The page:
jurisdiction through the use of modern technology.

Other courts have reached contrary results and have held that the mere use of an out-of-state Web page and server and consequent "advertising" in the forum state via the Internet is insufficient to confer jurisdiction. See for example, Webber vs. Jolly Hotels, 1997 WL 574950 (D.N.J. 1997), and Bensusan vs. King, 937 F.Supp. 295 (SDNY 1995) aff'd 126 F.3d 25 (2d Cir. 1997).

The Bensusan court held that the Blue Note Night Club in New York could not obtain jurisdiction in New York over a Missouri night club of the same name that advertised on the


And, in a year-end jurisdiction case, the Ninth U.S. Circuit Court of Appeals held that a Florida company, known as Cybersell, was not subject to personal jurisdiction in Arizona for allegedly infringing, via the Internet, the trademark of an Arizona company with the same name.

"Cybersell Florida," the appeals court said, "did nothing to encourage people in Arizona to access its site, and there is no evidence that any part of its business (let alone a continuous part of its business) was sought or achieved in Arizona," Cybersell vs. Cybersell, 96-17087 (9th Cir. Dec. 2, 1997). As these cases show, jurisdiction and choice of law questions will continue to be a challenge in the years to come. Whether Web site solicitations and even e-mail solicitations will meet the minimum contacts required for the exercise of personal jurisdiction may well lead the U.S. Supreme Court to review its International Shoe criteria in a far different technological setting. Because the Internet is in some ways removed from geographical connections, Internet commerce offers the possibility of falling under the jurisdiction of any state or country with an Internet connection. If Internet commerce is to progress, it will be necessary for courts to establish a principled test of when an Internet user is subject to jurisdiction. 1998 will likely produce some efforts to establish such an Internet- specific test.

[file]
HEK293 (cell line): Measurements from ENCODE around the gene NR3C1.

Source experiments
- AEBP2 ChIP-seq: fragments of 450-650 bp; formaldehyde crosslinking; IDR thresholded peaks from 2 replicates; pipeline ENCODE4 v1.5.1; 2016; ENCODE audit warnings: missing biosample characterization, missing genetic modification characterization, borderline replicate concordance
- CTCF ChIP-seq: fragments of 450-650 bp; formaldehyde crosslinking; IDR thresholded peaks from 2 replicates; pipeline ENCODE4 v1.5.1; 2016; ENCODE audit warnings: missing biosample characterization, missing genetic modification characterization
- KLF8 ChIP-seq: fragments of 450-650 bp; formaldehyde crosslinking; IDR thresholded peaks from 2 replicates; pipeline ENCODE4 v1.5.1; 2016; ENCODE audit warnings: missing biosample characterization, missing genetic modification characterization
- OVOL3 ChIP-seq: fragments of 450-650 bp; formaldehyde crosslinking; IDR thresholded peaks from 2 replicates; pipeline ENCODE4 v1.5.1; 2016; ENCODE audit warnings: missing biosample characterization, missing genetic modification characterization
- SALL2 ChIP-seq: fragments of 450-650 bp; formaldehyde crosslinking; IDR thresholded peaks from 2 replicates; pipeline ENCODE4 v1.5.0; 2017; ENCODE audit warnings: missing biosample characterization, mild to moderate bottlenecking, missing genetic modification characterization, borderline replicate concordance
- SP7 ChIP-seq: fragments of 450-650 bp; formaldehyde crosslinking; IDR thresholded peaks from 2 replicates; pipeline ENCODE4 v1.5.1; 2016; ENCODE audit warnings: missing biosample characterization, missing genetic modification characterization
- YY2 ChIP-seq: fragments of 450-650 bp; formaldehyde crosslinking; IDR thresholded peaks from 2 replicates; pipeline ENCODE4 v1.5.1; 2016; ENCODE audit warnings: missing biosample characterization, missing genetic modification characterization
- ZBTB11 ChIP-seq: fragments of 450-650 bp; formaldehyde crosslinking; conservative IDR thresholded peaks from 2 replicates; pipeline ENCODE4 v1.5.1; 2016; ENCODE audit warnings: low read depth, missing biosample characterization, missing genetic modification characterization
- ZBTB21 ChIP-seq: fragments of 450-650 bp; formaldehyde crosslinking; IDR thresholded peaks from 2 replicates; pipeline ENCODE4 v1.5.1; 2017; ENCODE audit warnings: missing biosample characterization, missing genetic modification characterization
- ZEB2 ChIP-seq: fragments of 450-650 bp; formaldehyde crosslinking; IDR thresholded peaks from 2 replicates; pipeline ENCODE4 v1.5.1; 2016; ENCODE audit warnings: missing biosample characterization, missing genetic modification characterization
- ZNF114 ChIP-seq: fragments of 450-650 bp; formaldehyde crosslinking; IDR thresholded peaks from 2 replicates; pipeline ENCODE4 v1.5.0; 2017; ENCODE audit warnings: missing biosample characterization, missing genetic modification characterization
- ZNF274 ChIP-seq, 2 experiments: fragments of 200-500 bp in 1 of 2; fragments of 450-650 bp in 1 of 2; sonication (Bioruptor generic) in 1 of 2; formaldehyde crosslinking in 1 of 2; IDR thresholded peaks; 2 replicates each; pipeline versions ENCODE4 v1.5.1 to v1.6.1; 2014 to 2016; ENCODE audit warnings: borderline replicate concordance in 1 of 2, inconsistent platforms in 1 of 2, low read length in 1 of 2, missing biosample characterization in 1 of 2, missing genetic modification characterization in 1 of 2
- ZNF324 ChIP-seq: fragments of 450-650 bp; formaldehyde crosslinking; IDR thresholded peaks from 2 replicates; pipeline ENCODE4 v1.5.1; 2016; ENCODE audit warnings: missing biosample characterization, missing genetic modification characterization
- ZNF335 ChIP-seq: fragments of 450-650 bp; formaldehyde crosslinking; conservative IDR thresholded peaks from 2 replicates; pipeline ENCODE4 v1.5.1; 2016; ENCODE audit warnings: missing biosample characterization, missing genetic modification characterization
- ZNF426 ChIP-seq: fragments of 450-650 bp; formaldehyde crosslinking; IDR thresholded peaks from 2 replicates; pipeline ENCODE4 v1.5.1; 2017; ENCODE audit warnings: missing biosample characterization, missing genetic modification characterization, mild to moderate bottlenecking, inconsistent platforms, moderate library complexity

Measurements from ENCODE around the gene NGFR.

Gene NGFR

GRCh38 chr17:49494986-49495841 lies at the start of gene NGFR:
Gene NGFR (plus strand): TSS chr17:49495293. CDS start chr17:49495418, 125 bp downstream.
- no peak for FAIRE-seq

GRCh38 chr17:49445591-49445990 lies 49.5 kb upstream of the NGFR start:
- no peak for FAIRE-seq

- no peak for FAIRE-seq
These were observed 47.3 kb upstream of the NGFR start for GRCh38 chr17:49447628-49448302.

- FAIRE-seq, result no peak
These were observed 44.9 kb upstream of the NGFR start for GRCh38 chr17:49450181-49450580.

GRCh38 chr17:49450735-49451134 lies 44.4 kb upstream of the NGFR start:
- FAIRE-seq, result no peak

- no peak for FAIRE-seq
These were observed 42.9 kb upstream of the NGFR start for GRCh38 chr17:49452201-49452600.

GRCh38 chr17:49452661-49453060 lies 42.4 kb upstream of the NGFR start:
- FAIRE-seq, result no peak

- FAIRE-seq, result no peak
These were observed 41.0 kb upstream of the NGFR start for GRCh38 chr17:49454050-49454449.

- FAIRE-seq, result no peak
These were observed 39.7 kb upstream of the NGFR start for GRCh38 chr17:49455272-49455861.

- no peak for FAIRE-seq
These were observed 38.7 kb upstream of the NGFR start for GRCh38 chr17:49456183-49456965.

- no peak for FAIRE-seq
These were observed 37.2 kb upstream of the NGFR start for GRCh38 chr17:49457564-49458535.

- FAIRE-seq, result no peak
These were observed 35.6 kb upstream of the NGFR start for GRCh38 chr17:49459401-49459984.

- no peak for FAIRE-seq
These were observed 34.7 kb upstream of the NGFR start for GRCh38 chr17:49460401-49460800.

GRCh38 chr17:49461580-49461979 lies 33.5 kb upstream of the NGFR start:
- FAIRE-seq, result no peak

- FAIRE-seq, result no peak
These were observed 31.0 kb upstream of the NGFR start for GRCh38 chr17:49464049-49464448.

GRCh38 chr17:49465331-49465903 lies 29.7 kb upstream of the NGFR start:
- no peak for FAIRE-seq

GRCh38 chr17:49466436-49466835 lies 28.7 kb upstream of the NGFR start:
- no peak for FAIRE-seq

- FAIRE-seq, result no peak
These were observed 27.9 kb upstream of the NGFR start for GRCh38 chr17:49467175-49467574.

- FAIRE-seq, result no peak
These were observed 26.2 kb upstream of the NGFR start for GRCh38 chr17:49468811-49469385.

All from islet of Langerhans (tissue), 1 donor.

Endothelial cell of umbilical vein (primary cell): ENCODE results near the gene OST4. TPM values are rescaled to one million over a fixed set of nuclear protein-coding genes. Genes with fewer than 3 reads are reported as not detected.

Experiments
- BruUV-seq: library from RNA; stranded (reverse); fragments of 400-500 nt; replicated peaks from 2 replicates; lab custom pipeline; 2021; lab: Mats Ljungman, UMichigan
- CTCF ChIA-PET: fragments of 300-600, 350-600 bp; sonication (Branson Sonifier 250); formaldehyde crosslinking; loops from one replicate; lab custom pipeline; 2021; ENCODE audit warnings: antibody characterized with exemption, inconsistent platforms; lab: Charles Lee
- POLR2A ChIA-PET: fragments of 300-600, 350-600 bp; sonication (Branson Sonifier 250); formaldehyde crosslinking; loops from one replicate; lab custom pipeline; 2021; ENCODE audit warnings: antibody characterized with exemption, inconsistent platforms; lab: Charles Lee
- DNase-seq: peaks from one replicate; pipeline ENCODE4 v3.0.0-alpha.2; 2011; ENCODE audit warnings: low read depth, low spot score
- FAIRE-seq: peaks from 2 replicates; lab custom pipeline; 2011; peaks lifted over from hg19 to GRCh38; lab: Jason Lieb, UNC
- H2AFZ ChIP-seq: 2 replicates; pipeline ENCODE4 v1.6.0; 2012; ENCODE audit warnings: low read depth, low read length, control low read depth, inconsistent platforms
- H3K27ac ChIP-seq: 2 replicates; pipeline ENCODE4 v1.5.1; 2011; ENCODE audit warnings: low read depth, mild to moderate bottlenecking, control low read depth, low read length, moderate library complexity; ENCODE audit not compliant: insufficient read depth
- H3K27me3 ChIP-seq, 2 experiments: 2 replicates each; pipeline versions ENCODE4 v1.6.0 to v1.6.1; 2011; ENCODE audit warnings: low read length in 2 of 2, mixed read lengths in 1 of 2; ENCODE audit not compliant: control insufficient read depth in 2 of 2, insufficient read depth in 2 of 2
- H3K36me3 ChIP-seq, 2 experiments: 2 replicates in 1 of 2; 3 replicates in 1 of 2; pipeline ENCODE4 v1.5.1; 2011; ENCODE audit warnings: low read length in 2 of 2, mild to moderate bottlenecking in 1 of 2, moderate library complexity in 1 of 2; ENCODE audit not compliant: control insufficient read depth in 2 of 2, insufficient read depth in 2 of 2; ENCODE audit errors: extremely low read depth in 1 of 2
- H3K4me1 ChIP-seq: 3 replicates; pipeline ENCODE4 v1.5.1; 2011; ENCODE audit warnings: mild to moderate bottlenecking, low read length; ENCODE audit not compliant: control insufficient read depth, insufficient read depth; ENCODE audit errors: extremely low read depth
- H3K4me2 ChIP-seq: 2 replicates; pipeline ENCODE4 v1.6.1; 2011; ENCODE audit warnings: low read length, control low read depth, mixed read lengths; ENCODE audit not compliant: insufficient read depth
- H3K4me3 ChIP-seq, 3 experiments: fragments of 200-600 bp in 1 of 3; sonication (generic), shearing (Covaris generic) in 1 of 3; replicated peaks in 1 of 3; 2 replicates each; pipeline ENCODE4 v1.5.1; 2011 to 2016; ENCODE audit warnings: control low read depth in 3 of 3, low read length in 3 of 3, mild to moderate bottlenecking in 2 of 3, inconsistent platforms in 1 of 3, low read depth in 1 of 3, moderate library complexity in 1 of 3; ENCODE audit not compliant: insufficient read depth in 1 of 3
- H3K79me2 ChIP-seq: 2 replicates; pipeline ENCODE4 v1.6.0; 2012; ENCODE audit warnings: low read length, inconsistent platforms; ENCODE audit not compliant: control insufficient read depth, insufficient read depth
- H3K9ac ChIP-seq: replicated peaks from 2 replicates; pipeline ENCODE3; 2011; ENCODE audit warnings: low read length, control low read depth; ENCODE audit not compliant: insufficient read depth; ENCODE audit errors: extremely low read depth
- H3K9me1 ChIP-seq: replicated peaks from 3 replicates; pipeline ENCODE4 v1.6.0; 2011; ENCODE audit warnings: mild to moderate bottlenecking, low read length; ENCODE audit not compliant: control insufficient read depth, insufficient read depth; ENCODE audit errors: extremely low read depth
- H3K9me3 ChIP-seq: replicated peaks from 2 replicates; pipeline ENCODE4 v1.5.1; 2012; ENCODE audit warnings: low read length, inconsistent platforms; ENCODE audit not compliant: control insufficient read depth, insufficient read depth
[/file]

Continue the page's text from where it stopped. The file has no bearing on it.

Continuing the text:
The liability of Internet service providers for the acts and actions of users of its services continued to be a significant issue in the past year. Contributory liability issues arose in various settings.

For example, a Florida circuit court, relying on the "safe harbor" provisions of the Federal Communication Decency Act, held that America Online was not vicariously liable for the violation of pornography laws by others over AOL. The civil action, which sought $8 million in damages, was filed on behalf of a boy who was sexually assaulted by someone he met through a chat room.

Similar vicarious liability actions have been filed involving defamation, trademark infringement and other tortuous and intellectual property infringement theories. The safe harbor provision of the Communications Decency Act -- one of the remaining provisions after the U.S. Supreme Court ruled part of the act unconstitutional -- is limited in its protective scope, however, and does not address liability for other types of harms occurring online, such as copyright infringement.

Even so, new federal legislation may resolve some of these issues. For example, the Online Copyright Liability Limitations Act, pending in the House of Representatives, would protect service providers from infringement claims based on the mere transmission of copyright-infringing material that others place on the Internet. Judicial and legislative activity will continue on this front in the coming year.

Service providers and Web site operators also have been sued and held liable for direct and intentional involvement in a variety of activities. These cases are to be distinguished from those involving vicarious liability alleged to arise by reason of merely providing the facility for the Internet use. The decisions, however, have arguably produced some inconsistent holdings due to questionable understandings of the underlying technology.